I struggled to finish this book. The well thought out and intriguing story kept me determined to cross the finish line. However it is in serious need of some good editing. Points are made, remade, pounded into the ground, beaten into us, and then revisited again. When this was occurring it was eye rolling at best, annoying to the point of walking away from the book for days at worst.
Claire North is an excellent writer, but that should not exempt her works from intelligent editing. Do try her other books, but I would give this one a pass.
One other note, the books description does not give a proper idea of what this is all about. Very catchy, yes, but somewhat misleading.
I love the author. I devour all the books from her that I read. Love her writing and the way she tells story.
I just feel it follows the same story structure from The First Fifteen Lives of Harry August. It's almost the same journey, the same pitfalls and the same thrills.
I couldn't predict exactly what would happen next, but I could definitely predict what I would feel next every time something was about to happen, as I read so much of her books before.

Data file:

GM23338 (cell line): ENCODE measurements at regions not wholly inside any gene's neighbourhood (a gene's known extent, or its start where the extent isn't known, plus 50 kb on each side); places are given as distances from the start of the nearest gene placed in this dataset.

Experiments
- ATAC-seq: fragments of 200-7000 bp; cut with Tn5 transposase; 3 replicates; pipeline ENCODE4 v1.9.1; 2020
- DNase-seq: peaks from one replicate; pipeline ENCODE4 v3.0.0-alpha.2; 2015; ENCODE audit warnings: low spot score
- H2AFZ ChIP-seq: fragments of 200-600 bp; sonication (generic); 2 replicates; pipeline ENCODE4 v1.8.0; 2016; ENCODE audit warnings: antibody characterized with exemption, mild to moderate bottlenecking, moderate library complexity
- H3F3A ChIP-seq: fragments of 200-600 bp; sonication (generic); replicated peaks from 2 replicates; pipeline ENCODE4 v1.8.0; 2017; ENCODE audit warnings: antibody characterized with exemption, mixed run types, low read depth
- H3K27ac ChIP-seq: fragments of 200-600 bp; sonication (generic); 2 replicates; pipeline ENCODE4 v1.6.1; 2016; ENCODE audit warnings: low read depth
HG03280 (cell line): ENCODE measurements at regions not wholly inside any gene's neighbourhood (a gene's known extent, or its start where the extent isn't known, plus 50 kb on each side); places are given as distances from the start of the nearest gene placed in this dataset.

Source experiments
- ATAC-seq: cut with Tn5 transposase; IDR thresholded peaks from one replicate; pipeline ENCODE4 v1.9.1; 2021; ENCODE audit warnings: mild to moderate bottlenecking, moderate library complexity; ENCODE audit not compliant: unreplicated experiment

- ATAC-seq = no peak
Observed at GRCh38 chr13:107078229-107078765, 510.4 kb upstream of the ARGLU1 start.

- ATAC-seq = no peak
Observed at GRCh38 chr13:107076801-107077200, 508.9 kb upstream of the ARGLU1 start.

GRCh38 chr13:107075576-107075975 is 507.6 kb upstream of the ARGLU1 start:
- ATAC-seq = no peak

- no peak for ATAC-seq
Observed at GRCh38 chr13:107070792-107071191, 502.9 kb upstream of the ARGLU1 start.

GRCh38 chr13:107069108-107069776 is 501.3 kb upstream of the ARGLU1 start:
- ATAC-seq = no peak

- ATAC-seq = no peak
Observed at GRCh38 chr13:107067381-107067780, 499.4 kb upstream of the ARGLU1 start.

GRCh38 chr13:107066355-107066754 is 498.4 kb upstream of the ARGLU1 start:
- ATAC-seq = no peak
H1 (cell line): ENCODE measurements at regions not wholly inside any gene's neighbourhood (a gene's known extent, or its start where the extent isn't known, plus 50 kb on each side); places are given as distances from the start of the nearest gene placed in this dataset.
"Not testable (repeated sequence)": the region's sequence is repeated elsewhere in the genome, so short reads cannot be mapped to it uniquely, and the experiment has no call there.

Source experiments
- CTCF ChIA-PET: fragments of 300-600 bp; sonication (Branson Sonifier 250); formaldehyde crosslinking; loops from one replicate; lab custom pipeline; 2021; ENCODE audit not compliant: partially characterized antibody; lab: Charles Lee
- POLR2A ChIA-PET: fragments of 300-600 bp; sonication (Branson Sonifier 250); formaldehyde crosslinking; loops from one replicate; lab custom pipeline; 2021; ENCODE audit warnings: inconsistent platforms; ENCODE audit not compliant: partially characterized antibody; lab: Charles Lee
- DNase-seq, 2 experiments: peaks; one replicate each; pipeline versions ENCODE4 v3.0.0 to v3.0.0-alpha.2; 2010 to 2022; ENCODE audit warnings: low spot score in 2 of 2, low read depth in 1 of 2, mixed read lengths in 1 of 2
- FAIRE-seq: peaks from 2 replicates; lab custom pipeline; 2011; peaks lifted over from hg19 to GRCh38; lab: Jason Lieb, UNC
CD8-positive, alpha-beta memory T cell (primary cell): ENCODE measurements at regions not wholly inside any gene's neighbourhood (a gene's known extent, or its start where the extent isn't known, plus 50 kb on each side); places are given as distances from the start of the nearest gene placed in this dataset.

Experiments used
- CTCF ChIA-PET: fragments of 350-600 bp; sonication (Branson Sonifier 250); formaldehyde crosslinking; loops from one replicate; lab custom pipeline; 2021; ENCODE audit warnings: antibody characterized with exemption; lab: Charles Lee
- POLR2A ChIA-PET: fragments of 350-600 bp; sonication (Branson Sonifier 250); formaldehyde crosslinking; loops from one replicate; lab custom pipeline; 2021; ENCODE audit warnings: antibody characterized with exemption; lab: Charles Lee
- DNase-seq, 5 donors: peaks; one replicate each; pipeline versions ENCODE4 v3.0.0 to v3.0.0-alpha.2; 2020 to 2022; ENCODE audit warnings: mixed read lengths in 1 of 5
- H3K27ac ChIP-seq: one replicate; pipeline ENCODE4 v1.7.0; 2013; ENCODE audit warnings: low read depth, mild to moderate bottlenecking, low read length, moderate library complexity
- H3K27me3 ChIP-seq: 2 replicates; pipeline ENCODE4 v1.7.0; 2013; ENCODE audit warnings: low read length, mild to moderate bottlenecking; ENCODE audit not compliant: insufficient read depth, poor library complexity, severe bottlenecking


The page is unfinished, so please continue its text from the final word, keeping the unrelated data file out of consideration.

I still would really recommend the reading.
i see a mumber of negative reviews. i would disagree quite strongly....this is most excellent.
i say no more
This wonderful, wait wonderful does not even come close to describing the journey this experience took me on. I feel transformed, Gillian's voice is still speaking and the writing the whole package was moving. Characters depicted so spot on they moved into my psyche, in a good way. Thank you for this life altering book.
I don't often write reviews due to the repetition, but I am astounded. This story weaves an emotional journey of loneliness, covert existence, neuroscience, conspiracy, corporate espionage, and the possibilities of the "big data phenomenon" all rolled up into an incredibly well-written, smooth-flowing tale.
A work of good fiction needs believability, and even if audacious, the reader can sit back and think, "What if?" I have caught myself doing this again and again. As well, this is not one of those books where the listener has a good idea of the ending long before you get there which, in my opinion, only makes the story that much better.
If this author continues at this caliber, I expect to see a very long and distinguished career. The narration was smooth and well-matched to the story.
A good story, but in need of some aggressive editing. The plot stalls out for a long time in the 2nd half of the book.